The 45th President of the US is not known for modesty, so Donald Trump would, in all likelihood, be the first to suggest his presidency is the reason the US equity market has soared to new highs and why the US economy is so buoyant.
But his critics – of which there are many – would point to the fact Mr Trump has not managed to pass much in the way of legislation since his inauguration on 20 January 2017, and that markets tend to operate outside the President’s influence.
As if to demonstrate this, political uncertainty dominated news flow last year, yet equity markets appeared to ignore the noise and continue rising.
Ryan Paterson, research analyst at Thesis Asset Management, suggests: “We must be careful not to give too much credit to Mr Trump when it comes to his influence in the markets, as very little of his economic agenda has yet to get through Congress.
“While investors celebrated the pro-business parts of his agenda, such as tax reform, deregulation and infrastructure spending, the stockmarket has been carried higher by strong corporate profits and a healthy economy both at home and abroad.”
During the presidential campaign trail, Mr Trump promised much in the way of reform.
Mark Sherlock, portfolio manager of the US SMID (Small and Mid) Cap fund at Hermes Investment Management, recalls when Mr Trump came into power at the start of 2017, the president had four main economic agenda items.
“The first was a reduction in corporate taxation, the second was a reduction in taxation on repatriated cash that was held overseas, the third was to do with deregulation and the fourth was to do with infrastructure investment,” he lists.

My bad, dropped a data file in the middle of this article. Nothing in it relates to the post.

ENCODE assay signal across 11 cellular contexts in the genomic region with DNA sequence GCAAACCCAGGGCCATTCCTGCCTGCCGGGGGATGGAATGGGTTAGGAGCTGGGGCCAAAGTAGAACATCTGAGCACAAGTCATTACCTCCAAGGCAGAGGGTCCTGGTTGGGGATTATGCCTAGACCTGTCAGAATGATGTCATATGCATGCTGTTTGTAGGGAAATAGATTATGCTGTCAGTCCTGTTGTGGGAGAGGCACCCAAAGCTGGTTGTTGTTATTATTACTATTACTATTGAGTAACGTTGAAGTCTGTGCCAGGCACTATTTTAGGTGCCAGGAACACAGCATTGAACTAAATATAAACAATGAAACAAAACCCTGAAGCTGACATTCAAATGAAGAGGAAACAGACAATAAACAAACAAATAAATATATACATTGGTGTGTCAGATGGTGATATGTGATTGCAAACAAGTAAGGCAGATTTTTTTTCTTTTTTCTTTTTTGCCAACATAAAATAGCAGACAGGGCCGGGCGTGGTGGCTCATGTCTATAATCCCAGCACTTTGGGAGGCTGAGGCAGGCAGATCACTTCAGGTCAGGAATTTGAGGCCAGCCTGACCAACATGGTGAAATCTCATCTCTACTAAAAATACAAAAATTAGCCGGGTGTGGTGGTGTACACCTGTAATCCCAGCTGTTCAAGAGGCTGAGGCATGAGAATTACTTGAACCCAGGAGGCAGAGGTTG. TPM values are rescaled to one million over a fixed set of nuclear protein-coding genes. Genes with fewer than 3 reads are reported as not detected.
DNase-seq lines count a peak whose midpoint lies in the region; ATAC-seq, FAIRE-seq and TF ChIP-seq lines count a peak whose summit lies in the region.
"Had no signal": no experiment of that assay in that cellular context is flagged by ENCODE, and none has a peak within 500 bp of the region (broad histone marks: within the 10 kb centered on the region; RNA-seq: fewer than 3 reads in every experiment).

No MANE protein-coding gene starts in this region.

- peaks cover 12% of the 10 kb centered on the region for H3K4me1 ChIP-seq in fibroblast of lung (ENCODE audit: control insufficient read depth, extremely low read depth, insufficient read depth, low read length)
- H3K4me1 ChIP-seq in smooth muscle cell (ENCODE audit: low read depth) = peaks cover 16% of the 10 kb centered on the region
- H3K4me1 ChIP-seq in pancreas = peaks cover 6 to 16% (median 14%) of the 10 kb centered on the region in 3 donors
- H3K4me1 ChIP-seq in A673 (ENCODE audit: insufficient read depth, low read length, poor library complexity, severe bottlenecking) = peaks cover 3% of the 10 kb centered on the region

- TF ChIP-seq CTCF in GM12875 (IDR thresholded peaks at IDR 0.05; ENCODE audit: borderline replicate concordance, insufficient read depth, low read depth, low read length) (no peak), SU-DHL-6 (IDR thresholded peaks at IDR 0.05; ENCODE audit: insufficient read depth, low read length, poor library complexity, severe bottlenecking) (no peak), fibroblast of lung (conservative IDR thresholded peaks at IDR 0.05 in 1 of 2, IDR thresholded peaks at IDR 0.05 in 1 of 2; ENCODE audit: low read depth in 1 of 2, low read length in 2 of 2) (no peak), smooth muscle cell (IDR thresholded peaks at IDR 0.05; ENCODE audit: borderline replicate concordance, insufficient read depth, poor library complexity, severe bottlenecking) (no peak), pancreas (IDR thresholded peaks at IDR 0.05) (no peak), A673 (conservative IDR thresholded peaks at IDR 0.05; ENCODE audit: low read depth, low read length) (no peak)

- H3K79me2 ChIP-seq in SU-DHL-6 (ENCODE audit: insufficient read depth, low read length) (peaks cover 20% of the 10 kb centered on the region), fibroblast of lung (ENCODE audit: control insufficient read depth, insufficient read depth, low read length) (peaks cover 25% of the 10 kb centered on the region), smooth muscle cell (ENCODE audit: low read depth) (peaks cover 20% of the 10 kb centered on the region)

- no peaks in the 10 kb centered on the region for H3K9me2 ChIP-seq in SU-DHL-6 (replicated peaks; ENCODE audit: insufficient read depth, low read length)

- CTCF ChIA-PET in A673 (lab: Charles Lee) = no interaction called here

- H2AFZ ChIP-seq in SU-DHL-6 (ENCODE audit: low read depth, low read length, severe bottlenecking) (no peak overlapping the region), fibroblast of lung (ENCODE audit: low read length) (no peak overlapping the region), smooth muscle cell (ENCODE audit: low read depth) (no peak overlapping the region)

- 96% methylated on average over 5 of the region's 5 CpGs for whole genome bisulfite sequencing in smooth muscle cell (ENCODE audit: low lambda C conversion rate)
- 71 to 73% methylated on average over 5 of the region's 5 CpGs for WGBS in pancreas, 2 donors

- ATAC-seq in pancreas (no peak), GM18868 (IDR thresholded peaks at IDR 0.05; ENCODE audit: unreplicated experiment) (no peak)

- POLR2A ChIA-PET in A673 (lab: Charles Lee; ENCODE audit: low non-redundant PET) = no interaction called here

He suggests that in the fourth quarter of 2016 there was an overly optimistic sentiment in the market that all of these would be “quickly won battles and the reality is it takes a lot longer”.
Perhaps in the knowledge a legislative win would not come easily, in the early days of his presidency, Mr Trump’s focus was on issuing a raft of executive orders, setting the tone for his tenure in the White House.
Dan Kemp, chief investment officer, EMEA at Morningstar, notes the wave of executive orders signed by Mr Trump impacted on everything from immigration to trade.
“The number and scope of executive orders triggered (17 in January alone and over 50 in total) has firmly put to rest any hope he would back away from his more extreme campaign pledges. A cynical outsider might say Mr Trump has tackled his first year as president like a seven-year-old would a marathon.
“Whatever your opinion of his first year in office, Mr Trump is clearly a man on a mission.”
“Therefore, with such a newsworthy approach, it is little surprise that politics has meaningfully impacted sentiment,” he acknowledges. “However, we firmly believe it is imperative to look through this noise and realise that politics rarely has a significant impact on the fundamentals.”